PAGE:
D.    6mmHg

11. What does the left ventricular end diastolic pressure (LVEDP) indicate?

A.    Afterload

B.    Preload

C.    Congestive heart failure

D.    The end of the systolic cycle

12. What is the Fick formula for cardiac output?

A.    Wt (kg) x 3/(Ao Sat - Pa Sat) x 1.36 x hemoglobin x 10

B.    Wt (lbs) x 3/Ao Sat x Pa Sat) x 1.36 x 10

C.    Height x weight/stroke volume x heart rate + hemoglobin

D.     Wt (kg) x body surface area/(Ao Sat + Pa Sat) x 80

13. Using the Fick equation and patient data, what is the cardiac output for this patient?

A.    3.34L/min

B.    5000mL/min

C.    5.0mL/hr

D.    6.0L/min

14. What is cardiac output?

A.    Weight in kg/heart rate x 1.36

B.    Stroke volume x heart rate

C.    Stroke volume x cardiac index

D.    Cardiac index x heart rate

15. Based on the heart rate and cardiac output, what is the patient’s stroke volume?

A.     333ml

B.     30.3ml

C.     8.5L/min

D.     200L/min

16. What is the formula for systemic vascular resistance?

A.    Mean PA pressure – mean RA pressure/cardiac output

B.    Mean Ao    pressure x mean RA pressure

C.    Mean Ao    pressure – mean RA pressure/cardiac output

D.    Mean Ao    pressure x cardiac index/5

17. What is the metric unit for vascular resistance? 

A.    dynes-5 /cm 

B.    dynes•sec•cm−5

C.    mmHg

D.    Cm2 x dynes x 5

18. Where, on the respiratory cycle, is the optimal measurement point for measuring atrial and wedge pressures?

A.    End inspiration.

B.    You need inspiration and expiration, and average them.

C.     End expiration.

D.     Either one is OK, as long as you adjust the measurement scale.

19. In which case might a thermodilution cardiac output be superior to a Fick?

A.     Low cardiac output state

B.     Tricuspid valve regurgitation

C.     Mitral valve stenosis

D.     High cardiac output state

20. In which case would a Fick cardiac output be superior to a thermodilution cardiac output?

A.    Low cardiac output state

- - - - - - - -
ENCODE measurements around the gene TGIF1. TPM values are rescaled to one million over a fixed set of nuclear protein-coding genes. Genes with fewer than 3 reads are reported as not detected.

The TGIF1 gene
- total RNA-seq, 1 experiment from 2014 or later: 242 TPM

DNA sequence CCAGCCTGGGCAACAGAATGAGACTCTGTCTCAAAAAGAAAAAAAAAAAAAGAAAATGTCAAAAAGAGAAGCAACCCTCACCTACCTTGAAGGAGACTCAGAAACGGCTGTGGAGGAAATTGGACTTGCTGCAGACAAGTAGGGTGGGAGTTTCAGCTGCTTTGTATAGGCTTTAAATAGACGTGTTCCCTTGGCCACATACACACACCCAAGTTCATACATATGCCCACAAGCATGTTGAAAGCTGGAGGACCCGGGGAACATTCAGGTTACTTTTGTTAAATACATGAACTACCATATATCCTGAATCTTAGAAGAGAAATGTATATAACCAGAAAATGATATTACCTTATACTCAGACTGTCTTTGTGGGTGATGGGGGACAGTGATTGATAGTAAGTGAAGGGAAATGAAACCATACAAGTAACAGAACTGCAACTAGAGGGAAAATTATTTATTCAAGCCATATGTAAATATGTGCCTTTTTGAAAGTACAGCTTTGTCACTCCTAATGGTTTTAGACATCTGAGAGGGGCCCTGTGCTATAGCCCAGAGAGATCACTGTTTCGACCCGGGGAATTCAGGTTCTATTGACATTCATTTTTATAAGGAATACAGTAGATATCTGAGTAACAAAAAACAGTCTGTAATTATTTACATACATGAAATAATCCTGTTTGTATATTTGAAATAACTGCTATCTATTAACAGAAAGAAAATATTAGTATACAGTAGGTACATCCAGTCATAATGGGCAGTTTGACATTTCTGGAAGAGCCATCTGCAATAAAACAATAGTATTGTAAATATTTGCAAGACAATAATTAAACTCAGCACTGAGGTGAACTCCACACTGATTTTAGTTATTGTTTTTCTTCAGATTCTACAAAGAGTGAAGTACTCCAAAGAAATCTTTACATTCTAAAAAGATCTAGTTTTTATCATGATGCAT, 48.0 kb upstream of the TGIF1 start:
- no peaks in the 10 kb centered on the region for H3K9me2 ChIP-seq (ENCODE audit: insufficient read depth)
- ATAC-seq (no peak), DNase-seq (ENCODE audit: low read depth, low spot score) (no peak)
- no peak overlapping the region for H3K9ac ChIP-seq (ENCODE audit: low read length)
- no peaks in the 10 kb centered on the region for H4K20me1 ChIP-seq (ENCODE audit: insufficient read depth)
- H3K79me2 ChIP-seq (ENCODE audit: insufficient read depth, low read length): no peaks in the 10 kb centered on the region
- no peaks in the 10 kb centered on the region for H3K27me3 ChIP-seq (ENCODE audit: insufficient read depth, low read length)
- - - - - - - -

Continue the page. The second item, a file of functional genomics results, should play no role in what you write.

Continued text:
B.    Tricuspid valve regurgitation

C.    Peripheral vascular disease

D.    A & B

E.     All of the above

21. What is the formula for calculating mean arterial pressures?

A.     3 systolic pressure + 1 diastolic/4

B.     2 systolic + 2 diastolic/4

C.     2 systolic + 1 diastolic/3

D.     2 diastolic + 1 systolic/3

22. What is the formula for calculating mixed venous saturations?

A.    3 SVC + 3 IVC/4

B.    3 IVC = 3/IVC

C.    3 SVC + Ao Sat/3

D.     3 SVC + 1 IVC/4

23. Which hemodynamic pattern aligns with primary pulmonary hypertension?

A.    Elevated right ventricle, large V wave in the right atrium.

B.    Elevated wedge pressure, normal pulmonary artery pattern.

C.    Elevated LVEDP, normal right-sided measurements.

D.    Normal wedge pressure and elevated pulmonary artery, right ventricle, and right atrial pressures.

24. Which hemodynamic pattern aligns to left heart failure?

A.    Elevated right atrial pressures

B.    Normal wedge pressure and elevated pulmonary artery, right ventricle, and right atrial pressures.

C.     Elevated A waves on the ventricular pressures.

D.     The wedge pressure, pulmonary artery pressure, right ventricular pressure, and right atrial pressure are elevated.

25. What is the most likely diagnosis for this patient, based off of the hemodynamic assessment?

A.    Left heart failure

B.     Pulmonary hypertension

C.     Mitral valve regurgitation

D.     Atrial septal defect

Click here for the Part II Answer Key and Discussion.